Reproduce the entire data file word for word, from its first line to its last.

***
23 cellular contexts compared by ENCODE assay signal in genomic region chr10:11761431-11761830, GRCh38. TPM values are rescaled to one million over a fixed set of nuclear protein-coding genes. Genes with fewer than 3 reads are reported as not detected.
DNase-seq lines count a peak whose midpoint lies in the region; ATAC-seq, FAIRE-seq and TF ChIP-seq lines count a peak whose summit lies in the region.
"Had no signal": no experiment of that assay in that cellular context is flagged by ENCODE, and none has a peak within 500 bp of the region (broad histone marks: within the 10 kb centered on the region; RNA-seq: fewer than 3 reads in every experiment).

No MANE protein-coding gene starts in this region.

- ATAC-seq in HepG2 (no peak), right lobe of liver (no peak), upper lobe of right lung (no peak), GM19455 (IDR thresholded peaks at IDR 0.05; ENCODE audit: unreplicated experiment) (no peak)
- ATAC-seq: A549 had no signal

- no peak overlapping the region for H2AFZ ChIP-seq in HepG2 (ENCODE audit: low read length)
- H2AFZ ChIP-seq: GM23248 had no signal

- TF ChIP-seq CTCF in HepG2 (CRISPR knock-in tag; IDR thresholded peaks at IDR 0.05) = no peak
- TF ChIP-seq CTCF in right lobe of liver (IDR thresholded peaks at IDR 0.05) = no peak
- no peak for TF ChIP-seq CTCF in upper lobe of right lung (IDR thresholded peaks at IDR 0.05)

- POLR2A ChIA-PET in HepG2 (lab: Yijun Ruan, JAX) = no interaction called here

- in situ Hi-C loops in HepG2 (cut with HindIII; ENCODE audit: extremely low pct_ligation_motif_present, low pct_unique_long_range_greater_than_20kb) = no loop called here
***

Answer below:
23 cellular contexts compared by ENCODE assay signal in genomic region chr10:11761431-11761830, GRCh38. TPM values are rescaled to one million over a fixed set of nuclear protein-coding genes. Genes with fewer than 3 reads are reported as not detected.
DNase-seq lines count a peak whose midpoint lies in the region; ATAC-seq, FAIRE-seq and TF ChIP-seq lines count a peak whose summit lies in the region.
"Had no signal": no experiment of that assay in that cellular context is flagged by ENCODE, and none has a peak within 500 bp of the region (broad histone marks: within the 10 kb centered on the region; RNA-seq: fewer than 3 reads in every experiment).

No MANE protein-coding gene starts in this region.

- ATAC-seq in HepG2 (no peak), right lobe of liver (no peak), upper lobe of right lung (no peak), GM19455 (IDR thresholded peaks at IDR 0.05; ENCODE audit: unreplicated experiment) (no peak)
- ATAC-seq: A549 had no signal

- no peak overlapping the region for H2AFZ ChIP-seq in HepG2 (ENCODE audit: low read length)
- H2AFZ ChIP-seq: GM23248 had no signal

- TF ChIP-seq CTCF in HepG2 (CRISPR knock-in tag; IDR thresholded peaks at IDR 0.05) = no peak
- TF ChIP-seq CTCF in right lobe of liver (IDR thresholded peaks at IDR 0.05) = no peak
- no peak for TF ChIP-seq CTCF in upper lobe of right lung (IDR thresholded peaks at IDR 0.05)

- POLR2A ChIA-PET in HepG2 (lab: Yijun Ruan, JAX) = no interaction called here

- in situ Hi-C loops in HepG2 (cut with HindIII; ENCODE audit: extremely low pct_ligation_motif_present, low pct_unique_long_range_greater_than_20kb) = no loop called here